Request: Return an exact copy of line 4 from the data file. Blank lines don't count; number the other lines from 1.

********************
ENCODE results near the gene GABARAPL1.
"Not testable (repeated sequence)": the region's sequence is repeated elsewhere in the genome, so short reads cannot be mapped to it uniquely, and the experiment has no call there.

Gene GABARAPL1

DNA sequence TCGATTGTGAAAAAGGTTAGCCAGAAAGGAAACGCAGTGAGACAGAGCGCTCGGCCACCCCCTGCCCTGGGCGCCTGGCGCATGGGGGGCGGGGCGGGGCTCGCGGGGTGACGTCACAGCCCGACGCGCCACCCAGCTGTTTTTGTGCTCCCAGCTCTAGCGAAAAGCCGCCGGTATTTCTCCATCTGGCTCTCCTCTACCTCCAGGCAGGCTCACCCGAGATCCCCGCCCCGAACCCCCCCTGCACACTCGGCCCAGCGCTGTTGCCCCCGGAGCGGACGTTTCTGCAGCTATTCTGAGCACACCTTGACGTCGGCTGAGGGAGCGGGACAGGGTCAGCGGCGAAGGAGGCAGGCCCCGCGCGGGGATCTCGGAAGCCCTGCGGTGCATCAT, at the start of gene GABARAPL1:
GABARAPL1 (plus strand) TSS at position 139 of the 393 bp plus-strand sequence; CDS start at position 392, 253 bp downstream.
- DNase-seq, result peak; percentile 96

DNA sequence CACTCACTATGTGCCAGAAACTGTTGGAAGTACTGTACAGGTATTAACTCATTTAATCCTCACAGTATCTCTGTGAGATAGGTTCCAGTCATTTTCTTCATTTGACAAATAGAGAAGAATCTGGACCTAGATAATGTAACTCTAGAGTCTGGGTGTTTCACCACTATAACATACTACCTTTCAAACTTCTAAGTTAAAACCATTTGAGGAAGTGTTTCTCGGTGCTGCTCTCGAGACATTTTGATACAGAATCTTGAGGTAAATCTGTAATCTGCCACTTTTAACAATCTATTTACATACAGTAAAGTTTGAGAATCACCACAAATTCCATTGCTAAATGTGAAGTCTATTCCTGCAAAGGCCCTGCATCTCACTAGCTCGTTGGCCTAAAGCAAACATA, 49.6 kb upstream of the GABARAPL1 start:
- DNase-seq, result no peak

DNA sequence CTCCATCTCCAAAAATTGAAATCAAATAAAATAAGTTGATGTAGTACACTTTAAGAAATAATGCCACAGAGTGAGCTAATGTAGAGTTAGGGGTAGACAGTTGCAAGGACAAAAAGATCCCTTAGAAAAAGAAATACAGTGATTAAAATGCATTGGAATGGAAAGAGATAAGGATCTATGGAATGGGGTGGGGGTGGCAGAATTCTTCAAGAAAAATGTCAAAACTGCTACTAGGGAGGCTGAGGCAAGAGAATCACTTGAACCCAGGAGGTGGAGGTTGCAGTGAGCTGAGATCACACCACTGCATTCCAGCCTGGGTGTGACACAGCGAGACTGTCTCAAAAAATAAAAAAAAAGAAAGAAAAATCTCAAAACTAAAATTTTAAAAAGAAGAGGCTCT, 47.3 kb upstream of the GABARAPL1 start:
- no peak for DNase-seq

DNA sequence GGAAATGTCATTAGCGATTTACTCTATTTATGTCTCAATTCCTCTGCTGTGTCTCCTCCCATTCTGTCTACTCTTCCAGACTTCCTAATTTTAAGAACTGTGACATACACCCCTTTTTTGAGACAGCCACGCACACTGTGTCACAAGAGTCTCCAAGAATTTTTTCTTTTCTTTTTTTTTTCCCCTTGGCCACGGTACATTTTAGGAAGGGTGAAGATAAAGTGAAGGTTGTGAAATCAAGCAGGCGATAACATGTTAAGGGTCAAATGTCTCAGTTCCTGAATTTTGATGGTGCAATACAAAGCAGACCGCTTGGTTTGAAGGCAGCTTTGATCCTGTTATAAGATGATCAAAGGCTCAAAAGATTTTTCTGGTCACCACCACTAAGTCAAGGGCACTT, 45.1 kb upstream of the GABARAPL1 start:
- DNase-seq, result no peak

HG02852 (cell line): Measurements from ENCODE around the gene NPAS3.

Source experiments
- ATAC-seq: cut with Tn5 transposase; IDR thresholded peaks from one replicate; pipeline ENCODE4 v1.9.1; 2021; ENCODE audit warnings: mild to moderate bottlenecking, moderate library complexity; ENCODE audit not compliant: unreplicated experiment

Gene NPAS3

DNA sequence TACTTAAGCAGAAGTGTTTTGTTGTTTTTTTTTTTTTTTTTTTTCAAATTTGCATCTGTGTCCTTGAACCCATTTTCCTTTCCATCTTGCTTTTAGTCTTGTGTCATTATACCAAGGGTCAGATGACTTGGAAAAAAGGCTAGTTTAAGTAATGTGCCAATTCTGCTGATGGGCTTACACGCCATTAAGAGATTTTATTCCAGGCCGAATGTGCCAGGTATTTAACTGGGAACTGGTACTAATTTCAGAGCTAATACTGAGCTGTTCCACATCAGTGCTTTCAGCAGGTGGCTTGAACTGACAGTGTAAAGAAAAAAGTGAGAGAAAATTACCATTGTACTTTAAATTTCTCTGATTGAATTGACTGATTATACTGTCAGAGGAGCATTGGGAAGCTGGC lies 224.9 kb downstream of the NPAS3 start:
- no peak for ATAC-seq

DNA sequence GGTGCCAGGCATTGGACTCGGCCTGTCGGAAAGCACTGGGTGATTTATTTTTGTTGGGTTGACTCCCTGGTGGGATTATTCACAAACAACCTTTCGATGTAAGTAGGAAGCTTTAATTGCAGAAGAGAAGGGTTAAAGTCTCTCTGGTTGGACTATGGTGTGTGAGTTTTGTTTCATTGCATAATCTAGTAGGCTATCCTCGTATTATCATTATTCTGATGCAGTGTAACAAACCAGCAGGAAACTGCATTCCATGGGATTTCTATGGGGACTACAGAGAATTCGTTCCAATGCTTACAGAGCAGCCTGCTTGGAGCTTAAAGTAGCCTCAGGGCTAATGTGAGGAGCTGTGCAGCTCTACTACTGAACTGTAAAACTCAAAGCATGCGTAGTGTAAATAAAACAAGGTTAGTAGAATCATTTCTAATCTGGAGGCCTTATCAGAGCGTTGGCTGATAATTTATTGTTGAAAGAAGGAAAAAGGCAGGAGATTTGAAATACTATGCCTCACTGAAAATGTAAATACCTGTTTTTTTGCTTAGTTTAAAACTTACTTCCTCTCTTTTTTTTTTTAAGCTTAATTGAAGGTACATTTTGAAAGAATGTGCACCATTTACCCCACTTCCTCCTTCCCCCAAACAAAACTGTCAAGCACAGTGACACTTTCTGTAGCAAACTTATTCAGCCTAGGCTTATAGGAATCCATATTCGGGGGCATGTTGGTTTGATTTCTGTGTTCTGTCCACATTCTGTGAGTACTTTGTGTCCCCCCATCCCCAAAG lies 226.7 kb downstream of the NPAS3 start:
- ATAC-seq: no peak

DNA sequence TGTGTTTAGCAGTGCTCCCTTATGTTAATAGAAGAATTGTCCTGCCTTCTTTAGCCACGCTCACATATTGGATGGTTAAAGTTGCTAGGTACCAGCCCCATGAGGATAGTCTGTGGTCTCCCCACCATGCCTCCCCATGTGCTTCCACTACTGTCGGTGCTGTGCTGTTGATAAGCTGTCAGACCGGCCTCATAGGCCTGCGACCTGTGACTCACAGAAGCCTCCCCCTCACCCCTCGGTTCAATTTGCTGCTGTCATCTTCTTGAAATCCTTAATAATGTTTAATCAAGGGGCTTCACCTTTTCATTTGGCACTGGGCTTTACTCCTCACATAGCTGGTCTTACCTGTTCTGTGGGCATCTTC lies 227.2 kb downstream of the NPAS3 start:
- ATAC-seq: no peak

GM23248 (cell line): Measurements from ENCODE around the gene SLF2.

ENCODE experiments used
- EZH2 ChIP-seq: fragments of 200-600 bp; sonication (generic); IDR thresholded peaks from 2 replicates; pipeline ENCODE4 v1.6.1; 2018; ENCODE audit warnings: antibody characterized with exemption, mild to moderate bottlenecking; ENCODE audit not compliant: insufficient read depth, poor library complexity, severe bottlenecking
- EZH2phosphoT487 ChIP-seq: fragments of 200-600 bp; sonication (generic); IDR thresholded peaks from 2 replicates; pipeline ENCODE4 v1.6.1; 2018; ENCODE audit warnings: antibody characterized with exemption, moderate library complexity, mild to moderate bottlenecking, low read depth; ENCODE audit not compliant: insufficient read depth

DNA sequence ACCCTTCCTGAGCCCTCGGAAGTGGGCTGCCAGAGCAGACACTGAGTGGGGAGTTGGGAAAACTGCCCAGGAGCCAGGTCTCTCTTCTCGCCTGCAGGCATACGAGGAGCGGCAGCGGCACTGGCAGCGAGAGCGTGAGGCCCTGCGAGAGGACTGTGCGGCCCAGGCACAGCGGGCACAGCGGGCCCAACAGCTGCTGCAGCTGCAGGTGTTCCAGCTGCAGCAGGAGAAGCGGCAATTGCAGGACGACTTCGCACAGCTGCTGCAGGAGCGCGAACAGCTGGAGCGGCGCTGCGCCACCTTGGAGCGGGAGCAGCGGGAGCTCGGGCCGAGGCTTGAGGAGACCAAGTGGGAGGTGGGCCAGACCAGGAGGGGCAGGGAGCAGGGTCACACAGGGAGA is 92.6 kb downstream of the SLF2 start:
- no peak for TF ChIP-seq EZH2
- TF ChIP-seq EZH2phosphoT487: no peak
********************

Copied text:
DNA sequence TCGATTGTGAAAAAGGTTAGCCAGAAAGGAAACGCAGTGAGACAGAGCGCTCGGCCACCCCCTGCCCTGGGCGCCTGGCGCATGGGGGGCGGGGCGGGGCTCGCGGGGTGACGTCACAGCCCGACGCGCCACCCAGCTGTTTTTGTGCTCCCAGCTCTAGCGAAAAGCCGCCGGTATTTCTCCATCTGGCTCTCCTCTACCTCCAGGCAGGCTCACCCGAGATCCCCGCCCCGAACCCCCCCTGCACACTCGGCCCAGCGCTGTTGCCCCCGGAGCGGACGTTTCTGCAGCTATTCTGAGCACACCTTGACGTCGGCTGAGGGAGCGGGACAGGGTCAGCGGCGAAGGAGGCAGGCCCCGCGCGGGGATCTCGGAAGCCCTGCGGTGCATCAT, at the start of gene GABARAPL1: